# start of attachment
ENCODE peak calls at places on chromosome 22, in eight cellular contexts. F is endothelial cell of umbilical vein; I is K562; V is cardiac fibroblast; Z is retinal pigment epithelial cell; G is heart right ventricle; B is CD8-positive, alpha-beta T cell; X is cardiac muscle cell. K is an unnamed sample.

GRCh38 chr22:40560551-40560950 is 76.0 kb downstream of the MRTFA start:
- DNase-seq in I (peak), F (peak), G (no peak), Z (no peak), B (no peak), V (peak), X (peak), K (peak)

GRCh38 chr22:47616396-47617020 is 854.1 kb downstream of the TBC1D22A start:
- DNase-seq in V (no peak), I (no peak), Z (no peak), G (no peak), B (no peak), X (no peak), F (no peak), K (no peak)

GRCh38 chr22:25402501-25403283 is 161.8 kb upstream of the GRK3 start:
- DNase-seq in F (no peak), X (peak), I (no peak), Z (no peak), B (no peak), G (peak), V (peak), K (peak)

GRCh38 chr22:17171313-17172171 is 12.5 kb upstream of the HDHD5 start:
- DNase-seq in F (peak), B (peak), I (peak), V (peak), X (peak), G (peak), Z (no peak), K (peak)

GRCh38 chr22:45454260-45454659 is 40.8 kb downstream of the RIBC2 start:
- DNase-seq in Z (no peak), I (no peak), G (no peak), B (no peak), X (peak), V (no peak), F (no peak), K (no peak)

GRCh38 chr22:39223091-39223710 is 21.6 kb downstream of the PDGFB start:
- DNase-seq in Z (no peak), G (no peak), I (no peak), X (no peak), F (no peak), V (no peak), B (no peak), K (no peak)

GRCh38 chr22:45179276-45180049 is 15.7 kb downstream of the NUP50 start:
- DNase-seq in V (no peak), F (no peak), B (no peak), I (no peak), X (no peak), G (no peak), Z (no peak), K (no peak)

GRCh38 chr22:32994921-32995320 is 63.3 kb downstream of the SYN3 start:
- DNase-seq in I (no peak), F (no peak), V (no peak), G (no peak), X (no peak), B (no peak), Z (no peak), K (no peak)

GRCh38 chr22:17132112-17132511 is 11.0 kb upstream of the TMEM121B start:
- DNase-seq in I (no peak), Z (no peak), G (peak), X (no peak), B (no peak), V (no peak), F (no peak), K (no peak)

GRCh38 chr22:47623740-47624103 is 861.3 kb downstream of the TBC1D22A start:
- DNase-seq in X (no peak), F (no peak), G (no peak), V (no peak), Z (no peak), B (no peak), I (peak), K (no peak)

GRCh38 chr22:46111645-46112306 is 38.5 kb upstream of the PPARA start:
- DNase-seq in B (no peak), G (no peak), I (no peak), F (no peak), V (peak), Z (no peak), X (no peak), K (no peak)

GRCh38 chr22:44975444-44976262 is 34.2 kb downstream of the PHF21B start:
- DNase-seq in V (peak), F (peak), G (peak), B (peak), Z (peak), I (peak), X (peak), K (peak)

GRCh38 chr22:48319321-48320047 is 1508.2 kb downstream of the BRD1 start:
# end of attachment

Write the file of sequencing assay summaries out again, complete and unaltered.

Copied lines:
ENCODE peak calls at places on chromosome 22, in eight cellular contexts. F is endothelial cell of umbilical vein; I is K562; V is cardiac fibroblast; Z is retinal pigment epithelial cell; G is heart right ventricle; B is CD8-positive, alpha-beta T cell; X is cardiac muscle cell. K is an unnamed sample.

GRCh38 chr22:40560551-40560950 is 76.0 kb downstream of the MRTFA start:
- DNase-seq in I (peak), F (peak), G (no peak), Z (no peak), B (no peak), V (peak), X (peak), K (peak)

GRCh38 chr22:47616396-47617020 is 854.1 kb downstream of the TBC1D22A start:
- DNase-seq in V (no peak), I (no peak), Z (no peak), G (no peak), B (no peak), X (no peak), F (no peak), K (no peak)

GRCh38 chr22:25402501-25403283 is 161.8 kb upstream of the GRK3 start:
- DNase-seq in F (no peak), X (peak), I (no peak), Z (no peak), B (no peak), G (peak), V (peak), K (peak)

GRCh38 chr22:17171313-17172171 is 12.5 kb upstream of the HDHD5 start:
- DNase-seq in F (peak), B (peak), I (peak), V (peak), X (peak), G (peak), Z (no peak), K (peak)

GRCh38 chr22:45454260-45454659 is 40.8 kb downstream of the RIBC2 start:
- DNase-seq in Z (no peak), I (no peak), G (no peak), B (no peak), X (peak), V (no peak), F (no peak), K (no peak)

GRCh38 chr22:39223091-39223710 is 21.6 kb downstream of the PDGFB start:
- DNase-seq in Z (no peak), G (no peak), I (no peak), X (no peak), F (no peak), V (no peak), B (no peak), K (no peak)

GRCh38 chr22:45179276-45180049 is 15.7 kb downstream of the NUP50 start:
- DNase-seq in V (no peak), F (no peak), B (no peak), I (no peak), X (no peak), G (no peak), Z (no peak), K (no peak)

GRCh38 chr22:32994921-32995320 is 63.3 kb downstream of the SYN3 start:
- DNase-seq in I (no peak), F (no peak), V (no peak), G (no peak), X (no peak), B (no peak), Z (no peak), K (no peak)

GRCh38 chr22:17132112-17132511 is 11.0 kb upstream of the TMEM121B start:
- DNase-seq in I (no peak), Z (no peak), G (peak), X (no peak), B (no peak), V (no peak), F (no peak), K (no peak)

GRCh38 chr22:47623740-47624103 is 861.3 kb downstream of the TBC1D22A start:
- DNase-seq in X (no peak), F (no peak), G (no peak), V (no peak), Z (no peak), B (no peak), I (peak), K (no peak)

GRCh38 chr22:46111645-46112306 is 38.5 kb upstream of the PPARA start:
- DNase-seq in B (no peak), G (no peak), I (no peak), F (no peak), V (peak), Z (no peak), X (no peak), K (no peak)

GRCh38 chr22:44975444-44976262 is 34.2 kb downstream of the PHF21B start:
- DNase-seq in V (peak), F (peak), G (peak), B (peak), Z (peak), I (peak), X (peak), K (peak)

GRCh38 chr22:48319321-48320047 is 1508.2 kb downstream of the BRD1 start: